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(I'll also be using tight VNC to connect to the Linux box as RDP is only for Windows - however this stuff all works -- it's the automatic scanning of the no-ip database to update the IP if it changes is what I need to do -- I think that it should be possible to schedule the job to run every 30 mins -- but I'm a bit confused with Crontab etc.) The Windows version scans every 30 mins which should be about right for my requirements ( Cheers -KThe IP address is provided by your ISP, not by the No-IP database.The No-IP client just has to update the DNS database when your ISP - after a reconnection - gives a fresh lease.Its been awhile since I have had to setup the client.
sudo nano /etc/init.d/noip Copy and paste all the following lines (between the long ##### lines) into the file you have just started. If you need help with port forwarding go to: after all this your servers should be available from everywhere at Obviously in addition tot he no-ip client port 8245 you will also need to open up ports for the services you are trying to run on your home server.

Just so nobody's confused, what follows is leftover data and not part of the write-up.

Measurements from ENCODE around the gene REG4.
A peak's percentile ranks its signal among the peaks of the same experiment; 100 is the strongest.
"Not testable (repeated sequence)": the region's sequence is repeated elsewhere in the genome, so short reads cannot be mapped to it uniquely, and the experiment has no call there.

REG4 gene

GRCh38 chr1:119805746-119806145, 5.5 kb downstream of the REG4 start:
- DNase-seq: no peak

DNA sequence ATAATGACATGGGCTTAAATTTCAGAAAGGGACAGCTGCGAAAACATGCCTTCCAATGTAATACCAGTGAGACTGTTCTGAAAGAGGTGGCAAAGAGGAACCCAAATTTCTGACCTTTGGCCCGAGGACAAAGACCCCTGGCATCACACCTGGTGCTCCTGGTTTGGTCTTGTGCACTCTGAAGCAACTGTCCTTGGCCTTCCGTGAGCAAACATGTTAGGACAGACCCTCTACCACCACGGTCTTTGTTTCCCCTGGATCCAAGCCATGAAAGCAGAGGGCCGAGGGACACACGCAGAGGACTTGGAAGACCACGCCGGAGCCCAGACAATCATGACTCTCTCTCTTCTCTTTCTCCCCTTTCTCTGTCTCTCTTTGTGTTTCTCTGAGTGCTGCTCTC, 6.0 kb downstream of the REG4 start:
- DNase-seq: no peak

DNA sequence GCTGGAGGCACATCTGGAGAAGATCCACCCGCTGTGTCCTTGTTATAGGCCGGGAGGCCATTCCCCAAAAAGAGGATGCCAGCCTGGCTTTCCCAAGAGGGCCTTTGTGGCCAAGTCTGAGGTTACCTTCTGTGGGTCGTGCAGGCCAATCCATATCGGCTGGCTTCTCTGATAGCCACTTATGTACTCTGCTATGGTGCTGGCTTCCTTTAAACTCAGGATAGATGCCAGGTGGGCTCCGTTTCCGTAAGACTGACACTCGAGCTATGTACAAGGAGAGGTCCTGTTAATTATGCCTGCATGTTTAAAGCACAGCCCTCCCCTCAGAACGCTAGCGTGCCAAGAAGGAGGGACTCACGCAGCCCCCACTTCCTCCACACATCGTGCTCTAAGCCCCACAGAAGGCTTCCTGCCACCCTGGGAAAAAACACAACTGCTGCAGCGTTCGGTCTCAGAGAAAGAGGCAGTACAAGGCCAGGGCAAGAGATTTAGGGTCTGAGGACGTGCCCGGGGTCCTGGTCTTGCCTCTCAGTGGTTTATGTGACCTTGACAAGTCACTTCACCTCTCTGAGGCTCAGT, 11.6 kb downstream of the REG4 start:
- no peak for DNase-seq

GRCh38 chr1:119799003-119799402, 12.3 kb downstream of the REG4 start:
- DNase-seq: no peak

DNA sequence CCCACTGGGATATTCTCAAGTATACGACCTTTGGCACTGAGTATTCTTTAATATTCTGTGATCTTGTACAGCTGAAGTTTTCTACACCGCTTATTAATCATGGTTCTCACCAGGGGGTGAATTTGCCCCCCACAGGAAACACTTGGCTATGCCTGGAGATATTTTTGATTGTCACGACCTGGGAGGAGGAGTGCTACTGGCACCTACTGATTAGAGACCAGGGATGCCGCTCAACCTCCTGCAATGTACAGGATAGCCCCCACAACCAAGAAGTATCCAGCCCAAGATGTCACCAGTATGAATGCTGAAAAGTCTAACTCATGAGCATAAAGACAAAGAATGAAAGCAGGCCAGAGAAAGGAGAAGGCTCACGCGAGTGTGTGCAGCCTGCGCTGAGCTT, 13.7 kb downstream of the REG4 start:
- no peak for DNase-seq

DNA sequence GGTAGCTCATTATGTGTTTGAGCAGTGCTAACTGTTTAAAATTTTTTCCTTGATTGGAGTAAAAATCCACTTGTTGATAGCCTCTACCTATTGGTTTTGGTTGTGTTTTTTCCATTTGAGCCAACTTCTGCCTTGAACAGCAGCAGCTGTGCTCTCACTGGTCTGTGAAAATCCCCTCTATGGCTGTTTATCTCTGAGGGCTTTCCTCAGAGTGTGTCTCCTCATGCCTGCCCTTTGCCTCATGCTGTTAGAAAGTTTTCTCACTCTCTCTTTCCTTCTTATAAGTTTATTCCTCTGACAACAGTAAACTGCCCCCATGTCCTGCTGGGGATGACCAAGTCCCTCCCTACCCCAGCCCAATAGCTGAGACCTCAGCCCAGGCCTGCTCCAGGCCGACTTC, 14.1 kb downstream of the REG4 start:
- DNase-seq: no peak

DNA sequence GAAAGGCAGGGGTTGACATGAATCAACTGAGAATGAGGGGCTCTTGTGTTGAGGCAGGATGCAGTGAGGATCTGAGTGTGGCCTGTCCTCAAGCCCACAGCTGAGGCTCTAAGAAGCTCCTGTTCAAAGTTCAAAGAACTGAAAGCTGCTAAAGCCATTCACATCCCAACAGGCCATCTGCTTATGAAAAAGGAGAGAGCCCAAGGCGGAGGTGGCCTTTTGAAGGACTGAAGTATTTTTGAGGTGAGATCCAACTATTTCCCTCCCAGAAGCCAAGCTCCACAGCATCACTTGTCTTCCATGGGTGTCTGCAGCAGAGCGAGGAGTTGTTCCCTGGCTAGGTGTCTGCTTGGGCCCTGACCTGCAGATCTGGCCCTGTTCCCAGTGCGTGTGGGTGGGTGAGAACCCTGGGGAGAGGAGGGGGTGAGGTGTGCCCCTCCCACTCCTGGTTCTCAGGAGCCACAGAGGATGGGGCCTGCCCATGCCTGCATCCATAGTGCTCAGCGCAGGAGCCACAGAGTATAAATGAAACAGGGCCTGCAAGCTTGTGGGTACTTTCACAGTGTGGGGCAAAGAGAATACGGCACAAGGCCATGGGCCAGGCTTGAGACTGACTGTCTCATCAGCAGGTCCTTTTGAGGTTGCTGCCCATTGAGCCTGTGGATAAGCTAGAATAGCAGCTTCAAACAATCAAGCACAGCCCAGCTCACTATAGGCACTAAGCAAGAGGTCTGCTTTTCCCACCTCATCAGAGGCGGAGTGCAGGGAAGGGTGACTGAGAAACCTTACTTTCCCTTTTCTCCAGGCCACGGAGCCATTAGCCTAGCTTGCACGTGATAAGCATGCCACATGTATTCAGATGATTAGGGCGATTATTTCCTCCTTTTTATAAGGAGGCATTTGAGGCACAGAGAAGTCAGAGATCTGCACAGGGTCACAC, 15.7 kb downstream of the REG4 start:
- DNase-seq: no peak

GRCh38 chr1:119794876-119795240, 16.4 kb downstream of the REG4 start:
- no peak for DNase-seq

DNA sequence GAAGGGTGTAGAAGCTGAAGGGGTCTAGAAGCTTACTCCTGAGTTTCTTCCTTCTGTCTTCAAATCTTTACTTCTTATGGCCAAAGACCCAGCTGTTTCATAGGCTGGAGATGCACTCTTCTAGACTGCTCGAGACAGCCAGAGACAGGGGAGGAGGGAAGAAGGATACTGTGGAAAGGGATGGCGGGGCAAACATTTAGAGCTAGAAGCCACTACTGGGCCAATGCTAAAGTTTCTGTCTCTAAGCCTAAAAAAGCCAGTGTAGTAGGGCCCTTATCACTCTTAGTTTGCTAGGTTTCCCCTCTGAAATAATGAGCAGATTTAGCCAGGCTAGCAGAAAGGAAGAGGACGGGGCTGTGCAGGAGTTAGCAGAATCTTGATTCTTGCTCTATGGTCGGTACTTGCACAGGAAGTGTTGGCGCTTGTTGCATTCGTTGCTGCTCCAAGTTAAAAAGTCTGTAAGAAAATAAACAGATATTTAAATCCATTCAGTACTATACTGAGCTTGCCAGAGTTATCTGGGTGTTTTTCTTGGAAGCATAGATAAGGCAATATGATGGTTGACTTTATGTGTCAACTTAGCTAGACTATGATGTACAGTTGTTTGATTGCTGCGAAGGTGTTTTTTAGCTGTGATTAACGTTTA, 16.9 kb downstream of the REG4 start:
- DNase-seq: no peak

The noip client automatically takes care of updating the DNS database so you do not have to do anything.
The update time is adjustable but I do believe the default is 30 minutes just like windows.
I’ve been using Free BSD a lot more recently and have built a VPN server so that myself and some friends can play some LAN games over the web, I know you can use other tools such as Hamanchi but I thought I’d setup my own VPN as I can use it for other things too 🙂 So as my public IP address is static, I needed to install a Dynamic DNS client so I can set a memorable DNS name for my dynamic IP address so external clients (in this case my friends don’t need to update their VPN client settings each time the IP address changes) In the past I used to solely use Dyn DNS however in recent months they now only provide paid services and would cost me a year to host a Dynamic DNS hostname so I decided to use the services of of which do the same thing but offer their service for free 🙂 So first of all, you’ll need to head over to and register yourself a free account.
Then setup a free domain name, for example and then we can continue to configure our Free BSD server, this has been fully tested on Free BSD 9.0 but should work on both newer and older versions of Free BSD too…
They hope these examples will help you to get a better understanding of the Linux system and that you feel encouraged to try out things on your own.